The information below addresses some of the most frequently asked questions about the Program. Please consult other pages of this website and the Program Handbook for a fuller description of the doctoral program and the courses of study. Also see the Prospective Students section of the Graduate Center website for general information on admissions procedures, financial aid, housing, student life, health and wellness, professionalization and career counseling.
We accept applications only for courses of study beginning in the Fall semester. The Anthropology Program does not admit new students for the Spring semester. Deadlines and required materials for applications vary by subfield. Students should consult the information posted on the Admissions page of the GC website for relevant deadlines in their subfield. Physical Anthropology applicants should also follow the special instructions on the NYCEP tracking form.
Members of the Admissions Committee will be keenly interested in the required Statement of Purpose. This short essay should convey a clear sense of your academic background and preparation for doctoral study, as well as your intellectual direction and plans. The required letters of recommendation should be from persons familiar with your academic work and your capacity to do doctoral study in Anthropology.
Applicants to the Cultural and Linguistic Anthropology subfields should limit their Statement of Purpose to no more than 750 words, but an additional writing sample is also required. Submit a writing sample of 8,000 words or less, for example a research paper, reflecting your scholarly and critical abilities. It should show how you pose and resolve some kind of intellectual problem, using either your own data or other sources. Self-contained papers are usually more successful than selections from theses. Please use a font of 11 or 12, with 1.5 spacing. For subfields other than Cultural and Linguistic Anthropology, a writing sample is optional. You may submit a writing sample, for example a research paper, reflecting your scholarly and critical abilities.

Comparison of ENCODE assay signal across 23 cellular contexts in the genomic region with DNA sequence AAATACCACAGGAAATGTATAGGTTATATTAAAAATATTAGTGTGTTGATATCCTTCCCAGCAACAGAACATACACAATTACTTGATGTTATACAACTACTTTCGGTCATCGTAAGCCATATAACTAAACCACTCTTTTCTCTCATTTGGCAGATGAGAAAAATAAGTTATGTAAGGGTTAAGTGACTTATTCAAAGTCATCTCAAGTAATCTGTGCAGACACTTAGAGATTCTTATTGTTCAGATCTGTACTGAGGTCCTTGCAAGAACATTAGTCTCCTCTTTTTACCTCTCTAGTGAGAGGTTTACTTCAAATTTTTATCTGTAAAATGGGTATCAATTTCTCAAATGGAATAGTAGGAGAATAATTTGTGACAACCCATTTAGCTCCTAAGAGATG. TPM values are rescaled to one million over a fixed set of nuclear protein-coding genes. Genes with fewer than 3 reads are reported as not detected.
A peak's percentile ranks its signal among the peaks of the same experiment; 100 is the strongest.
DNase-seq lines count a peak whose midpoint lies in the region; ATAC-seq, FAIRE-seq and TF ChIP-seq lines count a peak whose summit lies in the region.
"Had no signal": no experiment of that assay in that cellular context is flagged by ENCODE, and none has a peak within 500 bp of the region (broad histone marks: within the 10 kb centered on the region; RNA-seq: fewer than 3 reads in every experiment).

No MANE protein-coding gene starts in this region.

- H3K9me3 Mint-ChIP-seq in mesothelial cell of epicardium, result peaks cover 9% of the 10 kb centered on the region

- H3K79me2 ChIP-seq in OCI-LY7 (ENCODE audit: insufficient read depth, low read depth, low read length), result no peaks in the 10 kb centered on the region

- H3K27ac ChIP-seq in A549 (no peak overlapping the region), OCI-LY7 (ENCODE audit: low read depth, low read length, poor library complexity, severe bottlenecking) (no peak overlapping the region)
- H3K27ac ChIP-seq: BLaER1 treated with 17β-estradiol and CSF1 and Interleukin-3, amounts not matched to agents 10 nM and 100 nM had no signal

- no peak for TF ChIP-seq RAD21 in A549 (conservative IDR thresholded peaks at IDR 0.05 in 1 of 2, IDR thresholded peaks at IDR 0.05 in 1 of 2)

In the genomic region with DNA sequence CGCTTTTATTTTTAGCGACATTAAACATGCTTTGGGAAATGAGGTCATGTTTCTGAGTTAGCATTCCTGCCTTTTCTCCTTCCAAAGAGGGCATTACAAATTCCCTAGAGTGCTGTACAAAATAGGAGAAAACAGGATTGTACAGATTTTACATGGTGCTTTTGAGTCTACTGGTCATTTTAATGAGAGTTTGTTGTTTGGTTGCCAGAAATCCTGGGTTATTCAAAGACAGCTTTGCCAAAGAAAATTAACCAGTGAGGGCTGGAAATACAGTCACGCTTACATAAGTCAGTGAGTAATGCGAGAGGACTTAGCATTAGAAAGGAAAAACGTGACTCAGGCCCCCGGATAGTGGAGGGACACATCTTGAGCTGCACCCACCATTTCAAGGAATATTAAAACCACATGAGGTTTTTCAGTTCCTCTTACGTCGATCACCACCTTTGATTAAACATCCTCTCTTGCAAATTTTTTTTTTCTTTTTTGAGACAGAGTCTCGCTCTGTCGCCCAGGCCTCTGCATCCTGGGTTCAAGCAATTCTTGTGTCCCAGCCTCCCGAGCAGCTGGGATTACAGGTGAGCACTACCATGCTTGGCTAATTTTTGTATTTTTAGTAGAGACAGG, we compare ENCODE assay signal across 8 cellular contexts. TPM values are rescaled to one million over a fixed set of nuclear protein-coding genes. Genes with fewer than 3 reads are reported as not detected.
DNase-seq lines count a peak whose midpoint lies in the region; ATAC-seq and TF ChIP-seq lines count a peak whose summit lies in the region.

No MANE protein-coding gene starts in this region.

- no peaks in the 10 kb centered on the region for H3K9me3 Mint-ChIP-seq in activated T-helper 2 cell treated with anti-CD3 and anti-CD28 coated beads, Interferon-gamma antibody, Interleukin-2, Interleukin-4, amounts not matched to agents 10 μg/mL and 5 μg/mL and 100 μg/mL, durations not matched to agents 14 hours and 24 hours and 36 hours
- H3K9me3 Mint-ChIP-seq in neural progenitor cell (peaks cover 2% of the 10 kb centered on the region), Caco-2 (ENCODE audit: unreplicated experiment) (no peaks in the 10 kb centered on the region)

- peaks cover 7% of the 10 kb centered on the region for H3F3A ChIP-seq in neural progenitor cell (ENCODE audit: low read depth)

When all required items have been received, your file will be reviewed by the Anthropology Program's Admissions Committees. The Program cannot keep track of specific materials for individual applicants, so it is your responsibility to ensure that your materials reach the Office of Admissions before the deadline. Decisions are usually made by early March.
Admission to the PhD Program in Anthropology is very competitive. Four essential factors are considered: a solid academic record and relevant professional/research experience; excellent references; strong test scores (GRE, as well as TOEFL if appropriate); and an articulate and interesting personal statement. No single item is considered in isolation.
The Program is committed to diversity among its students; we strongly encourage applications from minorities and underprivileged students. Our student cohorts over the years reflect a wide diversity of interests, backgrounds, ethnicities and nationalities.
If you apply, you will be notified as soon as the respective Committee reaches a decision on your application. Because of the large number of applications requiring careful consideration the review process can be protracted. If you have not heard from us it probably means your application remains under consideration. We regret that the large number of applications and our small staff prevent us from individually updating applicants on the status of their applications or explaining the eventual decisions.